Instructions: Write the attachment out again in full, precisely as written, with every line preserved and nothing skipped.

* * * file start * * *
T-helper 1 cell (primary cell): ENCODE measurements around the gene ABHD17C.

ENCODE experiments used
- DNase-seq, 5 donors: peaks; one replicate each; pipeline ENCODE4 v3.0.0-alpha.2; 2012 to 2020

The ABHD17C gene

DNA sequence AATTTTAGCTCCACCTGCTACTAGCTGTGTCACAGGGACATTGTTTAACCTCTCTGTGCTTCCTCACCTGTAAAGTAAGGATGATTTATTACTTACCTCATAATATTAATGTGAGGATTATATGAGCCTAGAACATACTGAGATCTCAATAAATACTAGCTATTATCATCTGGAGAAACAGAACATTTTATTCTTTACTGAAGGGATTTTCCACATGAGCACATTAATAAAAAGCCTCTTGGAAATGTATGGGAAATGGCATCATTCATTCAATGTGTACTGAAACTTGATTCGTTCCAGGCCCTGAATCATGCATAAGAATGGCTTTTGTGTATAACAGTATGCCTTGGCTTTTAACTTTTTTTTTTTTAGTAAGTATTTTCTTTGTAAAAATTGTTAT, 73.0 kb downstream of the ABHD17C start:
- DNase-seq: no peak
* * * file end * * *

T-helper 1 cell (primary cell): ENCODE measurements around the gene ABHD17C.

ENCODE experiments used
- DNase-seq, 5 donors: peaks; one replicate each; pipeline ENCODE4 v3.0.0-alpha.2; 2012 to 2020

The ABHD17C gene

DNA sequence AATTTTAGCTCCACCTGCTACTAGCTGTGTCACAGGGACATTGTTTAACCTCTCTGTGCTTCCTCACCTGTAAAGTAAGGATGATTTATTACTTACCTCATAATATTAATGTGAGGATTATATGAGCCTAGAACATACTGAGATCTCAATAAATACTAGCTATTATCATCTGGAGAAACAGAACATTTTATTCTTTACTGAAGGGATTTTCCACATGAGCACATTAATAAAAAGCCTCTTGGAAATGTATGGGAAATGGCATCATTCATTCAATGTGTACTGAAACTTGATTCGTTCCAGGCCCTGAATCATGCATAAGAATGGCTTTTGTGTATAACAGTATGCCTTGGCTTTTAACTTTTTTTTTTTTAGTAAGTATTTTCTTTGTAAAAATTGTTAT, 73.0 kb downstream of the ABHD17C start:
- DNase-seq: no peak